The daytime talk show failures the networks didn’t want you to know about

TV execs are sick of losing their shirts on crap afternoon programming

By Tim Townsend

The Wall Street Journal reported this week that some big TV broadcasting companies, sick of paying big bucks for failed Hollywood-produced daytime talk show fare, will start looking for their own new Oprahs and Ellens.

Daytime TV is a tough sell, and station owners have been clobbered by recent chat show duds like those helmed by big names: Anderson Cooper, Katie Couric, Queen Latifah.

Since the 1950s, television executives have tried to capture the daytime TV market. Some have struck Dr. Phil gold, but others backed the wrong horse and watched it gallop into ratings hell.

“Pollock & Ranger”

In 1953, CBS launched what it thought would be a genre-crossing hit that would attract men looking for an afternoon testosterone pick-me-up, and women who wanted a side of masculine sensitivity with their soap operas. (The CBS ad campaign slogan for the show: “It’s Mantastic!”)

The pairing of the Lone Ranger and artist Jackson Pollock lasted just two episodes. In the unpromising pilot, the two men — who had clearly never met before — argued about gun control. The Lone Ranger relayed an oft-heard message from his show that guns were a last-resort measure to be used only against violent outlaws, namely Butch Cavendish. Pollock said guns were “fine, all the time, wherever.” Their guests, including Charlie Chan, never made it to the stage.

On the second episode, the pair discussed a major television event the night before when ⅔ of American TVs tuned into I Love Lucy to see Lucy give birth. CBS cut the signal (and cancelled the show) when Pollock — who had pounded a fifth of Beefeater before the show — asked a guest, famed pediatrician Dr. Benjamin Spock, if there was any way nursing breasts could lactate oil paint.


Hoping to surf the massive success of “CHiPs,” NBC created a daytime talk show in 1978 starring Officer Frank “Ponch” Poncherello, the show’s hero played by Erik Estrada.

The original concept was simply to give Estrada the show, but in early rehearsals, producers noticed that the actor was dumb. In a panic, they quickly reframed the concept around the Ponch character and insisted the show be exclusively about driving in Southern California.

Guests on the first episode included Rick Boggs, owner of Alhambra Motorcycle Repair — about 11 miles from downtown L.A. if you take Route 10 east and get off at South Garfield it’s on your right just after Mission — and Judge Wendy Sieving of the Los Angeles Superior Court, Traffic Division. There was no second episode.

“Sync Up! With Rob & Fab”

Fab Morvan and Rob Pilatus had been stripped of their Best New Artists Grammy in November 1990 after admitting they actually had nothing to do with the music part of their musical endeavor. Producers at VH1 decided to focus a Milli Vanilli comeback effort around the group’s best-known song, “Girl You Know It’s True.”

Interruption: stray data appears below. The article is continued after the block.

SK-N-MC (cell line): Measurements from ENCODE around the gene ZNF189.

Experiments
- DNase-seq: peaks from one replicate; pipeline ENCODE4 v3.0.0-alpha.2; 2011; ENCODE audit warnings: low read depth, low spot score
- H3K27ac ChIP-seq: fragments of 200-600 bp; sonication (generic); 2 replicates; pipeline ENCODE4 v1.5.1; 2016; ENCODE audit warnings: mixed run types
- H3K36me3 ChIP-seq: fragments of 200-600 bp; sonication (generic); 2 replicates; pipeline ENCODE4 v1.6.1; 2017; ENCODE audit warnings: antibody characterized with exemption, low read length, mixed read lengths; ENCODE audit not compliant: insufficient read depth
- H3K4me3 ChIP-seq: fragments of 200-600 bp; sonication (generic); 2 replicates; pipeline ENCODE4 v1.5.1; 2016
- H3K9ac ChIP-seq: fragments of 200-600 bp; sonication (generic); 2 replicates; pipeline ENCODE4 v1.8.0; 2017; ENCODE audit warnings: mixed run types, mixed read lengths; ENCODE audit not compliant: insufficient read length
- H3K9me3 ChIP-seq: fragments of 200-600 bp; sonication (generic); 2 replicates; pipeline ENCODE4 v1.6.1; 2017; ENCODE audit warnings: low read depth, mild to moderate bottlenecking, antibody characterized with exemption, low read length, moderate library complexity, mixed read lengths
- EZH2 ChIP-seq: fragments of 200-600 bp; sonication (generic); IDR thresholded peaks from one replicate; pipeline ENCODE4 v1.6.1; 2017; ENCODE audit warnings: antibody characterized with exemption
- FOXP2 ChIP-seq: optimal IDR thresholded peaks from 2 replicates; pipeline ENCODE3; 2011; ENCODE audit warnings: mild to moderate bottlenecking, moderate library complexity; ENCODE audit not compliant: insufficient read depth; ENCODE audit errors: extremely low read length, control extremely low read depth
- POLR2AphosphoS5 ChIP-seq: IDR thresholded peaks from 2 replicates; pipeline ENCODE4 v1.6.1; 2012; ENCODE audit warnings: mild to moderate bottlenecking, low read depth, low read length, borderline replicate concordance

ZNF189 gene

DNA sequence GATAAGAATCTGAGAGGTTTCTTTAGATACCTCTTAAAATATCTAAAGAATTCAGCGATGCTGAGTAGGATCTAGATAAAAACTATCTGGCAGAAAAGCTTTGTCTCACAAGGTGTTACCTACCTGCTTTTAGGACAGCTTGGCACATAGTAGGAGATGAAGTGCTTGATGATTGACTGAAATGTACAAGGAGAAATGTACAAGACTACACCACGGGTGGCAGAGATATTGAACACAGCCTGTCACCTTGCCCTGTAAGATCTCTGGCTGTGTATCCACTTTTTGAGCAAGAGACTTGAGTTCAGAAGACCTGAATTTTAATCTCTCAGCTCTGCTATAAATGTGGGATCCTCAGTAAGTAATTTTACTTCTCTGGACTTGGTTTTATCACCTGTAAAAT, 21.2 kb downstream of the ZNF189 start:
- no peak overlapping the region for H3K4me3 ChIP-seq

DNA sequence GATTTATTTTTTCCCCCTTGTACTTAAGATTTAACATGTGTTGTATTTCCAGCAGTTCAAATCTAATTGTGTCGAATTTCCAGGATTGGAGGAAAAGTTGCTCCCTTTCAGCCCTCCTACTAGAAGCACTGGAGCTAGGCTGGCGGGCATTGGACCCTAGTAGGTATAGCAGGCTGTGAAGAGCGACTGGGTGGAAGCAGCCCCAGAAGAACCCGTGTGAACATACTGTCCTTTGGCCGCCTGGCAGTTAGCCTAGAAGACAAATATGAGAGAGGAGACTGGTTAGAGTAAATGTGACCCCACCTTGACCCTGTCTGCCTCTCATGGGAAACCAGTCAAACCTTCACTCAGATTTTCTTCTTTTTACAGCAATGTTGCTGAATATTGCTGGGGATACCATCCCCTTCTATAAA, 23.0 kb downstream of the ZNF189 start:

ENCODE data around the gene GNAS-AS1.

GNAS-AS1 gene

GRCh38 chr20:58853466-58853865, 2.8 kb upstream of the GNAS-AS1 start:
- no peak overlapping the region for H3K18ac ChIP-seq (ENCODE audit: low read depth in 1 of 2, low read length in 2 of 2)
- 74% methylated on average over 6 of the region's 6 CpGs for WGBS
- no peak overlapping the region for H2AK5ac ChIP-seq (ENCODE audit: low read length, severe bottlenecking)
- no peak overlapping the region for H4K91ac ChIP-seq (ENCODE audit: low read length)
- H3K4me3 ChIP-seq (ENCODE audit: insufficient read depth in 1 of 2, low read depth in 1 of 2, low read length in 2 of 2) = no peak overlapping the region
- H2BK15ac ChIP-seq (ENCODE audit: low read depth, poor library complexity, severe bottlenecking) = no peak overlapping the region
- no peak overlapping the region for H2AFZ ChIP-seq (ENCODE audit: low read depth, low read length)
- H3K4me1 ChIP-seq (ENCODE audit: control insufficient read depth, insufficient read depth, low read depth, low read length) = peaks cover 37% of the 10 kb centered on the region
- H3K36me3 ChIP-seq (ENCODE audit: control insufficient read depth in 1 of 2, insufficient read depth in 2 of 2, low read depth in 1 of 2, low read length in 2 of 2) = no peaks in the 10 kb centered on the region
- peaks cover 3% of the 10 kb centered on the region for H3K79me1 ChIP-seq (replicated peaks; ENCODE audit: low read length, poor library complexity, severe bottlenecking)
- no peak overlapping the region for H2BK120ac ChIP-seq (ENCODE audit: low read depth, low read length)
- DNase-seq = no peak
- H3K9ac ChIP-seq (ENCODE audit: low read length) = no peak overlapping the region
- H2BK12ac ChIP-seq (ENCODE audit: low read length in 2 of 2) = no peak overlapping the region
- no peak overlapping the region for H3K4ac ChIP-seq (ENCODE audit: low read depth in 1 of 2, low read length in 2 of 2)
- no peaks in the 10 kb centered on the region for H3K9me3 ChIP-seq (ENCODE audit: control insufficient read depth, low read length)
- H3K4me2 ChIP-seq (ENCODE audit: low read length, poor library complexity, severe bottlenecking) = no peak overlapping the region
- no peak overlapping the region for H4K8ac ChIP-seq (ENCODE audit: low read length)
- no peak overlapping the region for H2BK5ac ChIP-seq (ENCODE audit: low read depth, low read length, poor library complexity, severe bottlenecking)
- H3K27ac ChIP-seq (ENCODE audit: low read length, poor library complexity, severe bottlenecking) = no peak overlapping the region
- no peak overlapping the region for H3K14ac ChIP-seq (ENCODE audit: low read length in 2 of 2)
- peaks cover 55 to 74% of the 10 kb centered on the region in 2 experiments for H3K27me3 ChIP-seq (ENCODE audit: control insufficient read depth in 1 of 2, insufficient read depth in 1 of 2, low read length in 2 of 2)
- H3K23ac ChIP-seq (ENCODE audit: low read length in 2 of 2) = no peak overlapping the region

The show’s conceit was simple: A woman from the studio audience was invited to sit on stage with Morvan and Pilatus. Producers had previously done background checks on all members of the audience, and so fed Milli Vanilli information about the selected woman through headphones. The duo then repeated accusations of minor legal transgressions to the woman. If she denied them, Morvan and Pilatus simply “sang” their horrific song at her until she began crying or fled the stage.

VH1 pulled the show after the first three women filed harassment lawsuits against VH1 parent company Viacom.

“Let’s Von Dutch!”

Before he sold “Punk’d” to MTV in 2003, Ashton Kutcher peddled a fashion show to Bravo, which had recently revamped its programming efforts from Didn’t Know It Existed to So Unbelievably Annoying.

Trucker hats were a major big deal thing in 2002, and Kutcher worked a deal with clothing brand Von Dutch to pay for a Bravo show all about them. He also convinced Avril Lavigne to host the show, wearing a “World’s Worst Astronaut” trucker hat.

The first episode included a segment in which Lavigne visited a mesh factory in Taiwan, an interview with Ashlee Simpson promoting her new Rob Schneider comedy The Hot Chick, and a sit-down with Rick Boggs, owner of Alhambra Motorcycle Repair — about 11 miles from downtown L.A. if you take Route 10 east and get off at South Garfield it’s on your right just after Mission.

Lavigne quit the show after one episode for reasons that ranged from “I hate it” to “I hate you” and “fuck off,” according to her publicist.

“The Tan Mom Show”

TMZ Studios shopped a six episode package of “The Tan Mom Show,” starring Tan Mom Patricia Krentcil, to TV station owners in 2013. Only one station, My9NJ | WWOR near Krentcil’s hometown of Nutley, New Jersey picked up the show, which featured Tan Mom interviewing celebrities as they broiled themselves in a Luxura X10 ProSun International tanning bed.

Early guests included Channing Tatum and Bruno Mars, who each talked about the positive influence of ultraviolet radiation in their lives. WWOR abandoned the show after a Very Special Episode 3, during which Tan Mom took advantage of a teaching moment. After Christina Aguilera got stuck in the Luxura X10, Tan Mom counseled her audience that “severe, second-degree burns can really help conceal hyper-pigmentation and tighten sagging.”

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